Why you should care about the Helpline Center

Every year, LHS students are given a presentation from the Helpline Center and their Text4Hope program. The presentation never seems to be taken seriously and is sometimes mocked around the school. However, the Helpline has actually proved itself as a valuable resource for the community, saving lives and offering assistance to thousands of people across South Dakota. 

Students need to become aware of what the Helpline does and why it is important and critical that they become aware of the issues that are facing our community. The Helpline Center is perhaps one of the most promising opportunities for both students and adult members of the community to get involved, to educate themselves about subjects that they are passionate about and most importantly to help people around them that may be struggling.

    211 and Text4Hope

Students can text icare to 898211 if they would like to communicate with a Text4Hope staff member over text.
Molly Wetsch
Text4Hope is a service widely advertised to high school students. Students can text icare to 898211 if they would like to speak with a trained staff member.

According to the American Foundation for Suicide Prevention, last year in the U.S. 7.4% of students in high school reported that they had made a suicide attempt. That means that if there are 30 people in a classroom at LHS, it is likely that at least 2 teens in the room would have attempted suicide. The Helpline Center aims to reach out to those at risk of suicide or self-harm with their 211 and Text4Hope programs.

211 and Text4Hope are the most prominent aspects of the organization. Essentially, they are hotlines that one can contact if help is needed or if there is a concern about a peer or oneself. The Helpline Center employs round-the-clock, trained staff to answer phone calls and text messages from 20 counties in South Dakota, which encompass over 70% of the state’s population. Calls can range in subject from mental health issues to financial advice, or even a need to renew a driver’s license. The Helpline Center makes sure to offer support for any type of assistance needed. Although the primary focus of LHS presentations is usually suicide prevention, a variety of subjects or needs can be covered with just a simple phone call.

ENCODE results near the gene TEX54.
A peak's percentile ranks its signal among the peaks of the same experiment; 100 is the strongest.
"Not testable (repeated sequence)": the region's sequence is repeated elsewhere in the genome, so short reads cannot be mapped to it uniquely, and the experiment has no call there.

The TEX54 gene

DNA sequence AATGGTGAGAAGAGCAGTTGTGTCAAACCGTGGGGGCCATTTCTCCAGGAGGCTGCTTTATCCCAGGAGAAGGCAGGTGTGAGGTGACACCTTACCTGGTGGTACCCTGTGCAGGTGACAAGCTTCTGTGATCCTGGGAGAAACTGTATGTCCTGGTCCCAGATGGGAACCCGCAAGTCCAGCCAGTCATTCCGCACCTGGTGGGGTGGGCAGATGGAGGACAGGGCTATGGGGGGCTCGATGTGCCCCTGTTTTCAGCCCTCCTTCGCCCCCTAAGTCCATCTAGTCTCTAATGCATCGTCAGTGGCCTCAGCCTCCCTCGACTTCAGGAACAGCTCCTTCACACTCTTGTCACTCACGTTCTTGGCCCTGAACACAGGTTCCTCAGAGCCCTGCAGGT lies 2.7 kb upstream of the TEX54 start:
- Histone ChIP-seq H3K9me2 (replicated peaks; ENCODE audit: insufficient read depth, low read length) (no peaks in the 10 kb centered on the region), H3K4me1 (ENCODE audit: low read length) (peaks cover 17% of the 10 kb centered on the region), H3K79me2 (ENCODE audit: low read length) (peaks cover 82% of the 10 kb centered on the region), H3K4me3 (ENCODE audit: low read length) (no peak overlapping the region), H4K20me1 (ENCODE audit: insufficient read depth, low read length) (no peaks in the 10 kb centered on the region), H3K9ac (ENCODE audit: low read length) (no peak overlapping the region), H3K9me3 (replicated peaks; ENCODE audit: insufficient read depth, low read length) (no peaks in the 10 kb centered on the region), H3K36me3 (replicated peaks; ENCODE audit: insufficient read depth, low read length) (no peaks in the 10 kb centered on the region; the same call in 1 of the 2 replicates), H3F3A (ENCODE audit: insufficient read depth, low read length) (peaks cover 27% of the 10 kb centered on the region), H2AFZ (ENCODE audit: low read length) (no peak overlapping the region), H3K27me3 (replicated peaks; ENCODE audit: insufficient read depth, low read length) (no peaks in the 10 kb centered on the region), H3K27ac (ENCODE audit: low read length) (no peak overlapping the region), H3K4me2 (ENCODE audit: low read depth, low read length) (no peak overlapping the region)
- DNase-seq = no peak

The Helpline Center has trained crisis staff available 24/7,”  said Sheri Nelson, suicide prevention director for the Helpline Center. “We answer the National Suicide Prevention Lifeline (NSPL) for South Dakota: 1-800-273-8255.  Adolescents text for all reasons. You do not have to be suicidal to text in. People text in for loneliness and support, relationship issues, emotional support, academic struggles.  People also text in if they are concerned about someone else.”

The reason the Helpline comes to LHS and other high schools in the region about suicide prevention is that teenagers can be especially vulnerable to suicidal thoughts or actions. South Dakota is the sixth in the nation for suicide rates, and when Helpline has a chance to reach out to the community, they try to do so. In 2018, Helpline responded to over 2,000 suicide-related calls, which can either be about a concern for one’s own safety or for a family member or friend.